Leafing through the latest edition of Extol Magazine, we’re gobsmacked to see that the City of New Albany no longer is listed among the advertisers, and the usual full page advertisement from the Gahan4Life people is missing.
Understanding that New Albany’s ruling elites typically don’t stoop to converse with NA Confidential, the Green Mouse still feels compelled to ask:
Could it be that someone at the top of our muddled civic heap finally grasps the potential ethical murk of the magazine’s co-owner and advertising sales head Jason Applegate simultaneously serving as city councilman?
Note the word “potential,” and recall the reasons why elected officials with potential conflicts of interest should recuse themselves or abstain from voting in certain circumstances … even in abjectly corrupt Trumpian and Gahanan times.
If this is the case, and the whole thing isn’t a coincidence, then good for them. We should strive for ethical excellence, not construct luxury dog parks atop it.
But what of the word “gobsmacked”?
After all, the purpose of this column about words is to explore the meaning of those that typically elude the comprehension of local ruling elites. The Macmillan Dictionary Blog provides an answer.
Word of the Day: gobsmacked
Definition: extremely surprised
Origin and usage: Written evidence for the adjective gobsmacked dates as far back as the 1930s, although it has a much longer history as spoken slang. The term is a compound of the words ‘gob’ and ‘smack’. The Late Middle English word ‘gob’ derives from the Old French word ‘gobe’, meaning ‘mouthful’ or ‘lump’, and the word ‘smack’, comes from the Middle Dutch word ‘smacken’.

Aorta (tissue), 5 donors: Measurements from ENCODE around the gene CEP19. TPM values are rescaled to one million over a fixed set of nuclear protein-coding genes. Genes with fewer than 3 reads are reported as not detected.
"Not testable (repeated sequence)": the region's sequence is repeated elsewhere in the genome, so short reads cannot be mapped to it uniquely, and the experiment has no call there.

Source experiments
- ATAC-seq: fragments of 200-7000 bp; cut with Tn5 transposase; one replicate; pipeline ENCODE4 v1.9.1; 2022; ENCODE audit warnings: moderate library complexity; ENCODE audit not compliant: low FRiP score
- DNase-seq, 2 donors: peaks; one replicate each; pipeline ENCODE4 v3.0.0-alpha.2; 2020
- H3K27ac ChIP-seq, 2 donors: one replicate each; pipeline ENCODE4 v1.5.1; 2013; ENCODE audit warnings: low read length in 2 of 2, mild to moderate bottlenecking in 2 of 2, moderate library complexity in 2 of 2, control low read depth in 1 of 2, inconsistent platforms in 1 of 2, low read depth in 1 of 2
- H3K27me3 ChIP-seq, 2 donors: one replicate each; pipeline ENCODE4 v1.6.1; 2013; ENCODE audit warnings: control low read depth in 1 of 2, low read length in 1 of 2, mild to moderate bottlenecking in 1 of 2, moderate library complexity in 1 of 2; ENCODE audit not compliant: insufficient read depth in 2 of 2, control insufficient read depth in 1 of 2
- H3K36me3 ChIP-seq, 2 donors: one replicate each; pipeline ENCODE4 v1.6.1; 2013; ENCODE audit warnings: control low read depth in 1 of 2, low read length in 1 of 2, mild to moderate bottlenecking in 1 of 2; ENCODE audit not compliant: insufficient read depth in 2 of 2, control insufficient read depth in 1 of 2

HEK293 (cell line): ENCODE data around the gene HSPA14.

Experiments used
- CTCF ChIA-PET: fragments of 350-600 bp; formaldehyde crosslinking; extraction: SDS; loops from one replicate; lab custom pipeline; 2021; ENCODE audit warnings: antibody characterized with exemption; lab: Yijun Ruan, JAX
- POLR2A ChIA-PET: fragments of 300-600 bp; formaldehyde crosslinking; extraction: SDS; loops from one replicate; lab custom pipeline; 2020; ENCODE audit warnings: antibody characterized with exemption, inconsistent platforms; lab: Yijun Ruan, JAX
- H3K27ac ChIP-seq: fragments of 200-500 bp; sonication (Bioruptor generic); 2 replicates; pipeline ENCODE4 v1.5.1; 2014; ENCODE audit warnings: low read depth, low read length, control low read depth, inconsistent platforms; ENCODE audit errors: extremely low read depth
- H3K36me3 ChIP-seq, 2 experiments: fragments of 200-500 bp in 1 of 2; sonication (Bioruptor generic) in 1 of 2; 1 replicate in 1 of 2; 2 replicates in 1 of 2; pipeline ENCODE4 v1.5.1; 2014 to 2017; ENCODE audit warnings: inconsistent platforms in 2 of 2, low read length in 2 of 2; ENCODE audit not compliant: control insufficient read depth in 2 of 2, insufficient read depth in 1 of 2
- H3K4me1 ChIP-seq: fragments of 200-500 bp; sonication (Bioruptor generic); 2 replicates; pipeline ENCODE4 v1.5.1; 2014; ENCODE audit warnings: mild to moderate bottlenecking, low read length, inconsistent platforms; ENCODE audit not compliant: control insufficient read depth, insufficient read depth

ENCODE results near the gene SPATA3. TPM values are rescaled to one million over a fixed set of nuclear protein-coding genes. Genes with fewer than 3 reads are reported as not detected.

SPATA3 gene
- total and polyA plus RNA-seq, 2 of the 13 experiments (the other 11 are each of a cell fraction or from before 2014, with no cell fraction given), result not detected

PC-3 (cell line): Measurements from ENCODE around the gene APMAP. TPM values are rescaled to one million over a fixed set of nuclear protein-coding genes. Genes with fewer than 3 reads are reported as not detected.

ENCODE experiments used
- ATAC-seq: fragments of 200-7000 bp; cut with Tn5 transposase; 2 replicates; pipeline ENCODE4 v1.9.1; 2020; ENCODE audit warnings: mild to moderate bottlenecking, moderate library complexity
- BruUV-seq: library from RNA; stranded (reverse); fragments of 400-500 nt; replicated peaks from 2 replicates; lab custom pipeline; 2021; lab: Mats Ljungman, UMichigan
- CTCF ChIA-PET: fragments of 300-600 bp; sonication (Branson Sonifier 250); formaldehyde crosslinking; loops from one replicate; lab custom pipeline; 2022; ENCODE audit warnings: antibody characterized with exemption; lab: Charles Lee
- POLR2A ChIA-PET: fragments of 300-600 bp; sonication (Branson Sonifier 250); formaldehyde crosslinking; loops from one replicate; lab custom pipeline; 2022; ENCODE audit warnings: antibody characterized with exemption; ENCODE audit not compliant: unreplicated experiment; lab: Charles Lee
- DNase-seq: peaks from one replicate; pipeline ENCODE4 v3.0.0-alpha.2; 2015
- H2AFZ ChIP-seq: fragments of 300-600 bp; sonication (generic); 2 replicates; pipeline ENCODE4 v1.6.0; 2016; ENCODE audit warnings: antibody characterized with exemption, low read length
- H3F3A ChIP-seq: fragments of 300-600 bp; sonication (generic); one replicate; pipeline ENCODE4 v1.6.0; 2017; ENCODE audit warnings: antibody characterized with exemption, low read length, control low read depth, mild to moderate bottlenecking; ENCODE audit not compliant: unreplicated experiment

Examples: The word gobsmacked is a slang term that is generally defined as experiencing a feeling of intense surprise, such as the kind of shock you would feel if you were suddenly hit in the face. The action of clapping a hand to your mouth as a reaction to a surprising event is a less violent interpretation of the word gobsmacked. Generally, gobsmacked refers to something so shocking that it leaves you utterly speechless.
Although there are only written examples of the word gobsmacked from the last eighty years or so, it is highly likely that the word was used in spoken language before that time. The word comes from the borderlands between northern England and southern Scotland. It was later popularized by television dramas which were set in those areas, such as Boys from the Blackstuff and Coronation Street. These programs grew to attract sizeable mainstream followings, introducing the word gobsmacked into the wider world where it was then picked up by newspapers and other media.